How to Maximize the Profitability of Your Online Grocery Business
Progressive Grocer magazine outlines 5 keys to a profitable e-grocery business, which can serve as some best practices for taking the leap into online grocery delivery. These five areas, where you can not only survive but stand out, are outlined below.
- Product pricing: It’s important to understand how customers perceive pricing. Keeping delivery fees low helps customers feel comfortable filling their cart with goods. Determining the right fees can be tricky. Set them too high, and consumers bounce; too low, and it endangers profits.
- Order staging: This refers to how orders are fulfilled—specifically, where are the products being pulled from for delivery? For most retailers, it’s going to make the most sense to simply fulfill orders from their brick-and-mortar retail inventory. They can designate an area of their store for “order staging,” where products can be collected and prepared for delivery or pick-up.
- Fulfillment efficiency: Fulfilling online orders shouldn’t have to cut too much into profit margins, but the reality is that some physical, human labor will be required throughout the process. The key to increasing profitability is to assess (and tweak, as needed) the operational efficiency associated with locating products, batch and zone picking, and more.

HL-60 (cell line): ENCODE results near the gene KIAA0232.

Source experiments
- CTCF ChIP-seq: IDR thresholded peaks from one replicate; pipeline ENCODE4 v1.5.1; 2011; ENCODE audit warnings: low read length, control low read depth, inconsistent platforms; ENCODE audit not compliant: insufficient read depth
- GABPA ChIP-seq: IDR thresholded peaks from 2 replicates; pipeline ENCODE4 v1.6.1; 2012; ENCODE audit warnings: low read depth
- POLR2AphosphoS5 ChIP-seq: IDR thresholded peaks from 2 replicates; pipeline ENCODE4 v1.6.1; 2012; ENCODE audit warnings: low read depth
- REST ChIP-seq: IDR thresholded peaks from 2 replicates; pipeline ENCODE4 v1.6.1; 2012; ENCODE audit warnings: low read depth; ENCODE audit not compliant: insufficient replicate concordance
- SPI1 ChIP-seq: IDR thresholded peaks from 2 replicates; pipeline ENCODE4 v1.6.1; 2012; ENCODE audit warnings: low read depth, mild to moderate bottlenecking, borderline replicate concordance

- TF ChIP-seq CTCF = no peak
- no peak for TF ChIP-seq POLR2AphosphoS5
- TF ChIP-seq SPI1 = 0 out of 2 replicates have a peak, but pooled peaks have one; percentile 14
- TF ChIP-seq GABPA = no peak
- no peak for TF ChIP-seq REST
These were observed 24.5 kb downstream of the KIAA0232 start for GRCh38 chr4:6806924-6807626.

- Service offer sequencing: By coming up with a plan to prioritize and sequence orders for fulfillment, inefficiencies can be minimized. For newer retailers entering the online space, this often means not eroding consumers’ trust by making promises you simply can’t fulfill. Be realistic about how and when orders can be filled, so customer expectations are achievable.
- Differentiation: Retailers need to consider how/where they’ll fit within the competitive landscape of online grocers in their area. What sets (or will set) you apart? Your customer service? Your efficient fulfillment or orders? Your expertise in ethnic cultures (and their foods)?
Clearly, there’s a lot to consider. If you’re looking to get your ethnic grocery store in Chicago online, OjaExpress can help. Read on for the benefits of joining our growing community of ethnic grocery providers in Chicago.
Serve Your Customers Online With OjaExpress
At OjaExpress, we’re passionate about connecting immigrants with the tastes of their home cultures by delivering them to doorsteps across Chicago. The way our site works is simple. Customers looking for African & Caribbean, Indian, Middle Eastern, Asian, Hispanic, or European products can search on our website for local grocers that deliver to their postal code. They fill their carts, and then we deliver!
For local ethnic grocers, partnering with us not only helps grow our network and connect more customers with the groceries they’re craving. By selling your products on our website, you can provide customers with what they’re looking for, where they’re looking for it, and gain new (and more) customers in the process.
We’d love to field any questions you might have about getting your local ethnic grocery store online, as part of our network! Contact us today to learn about how to become one of our vendors and start connecting Chicago residents with the flavors of home.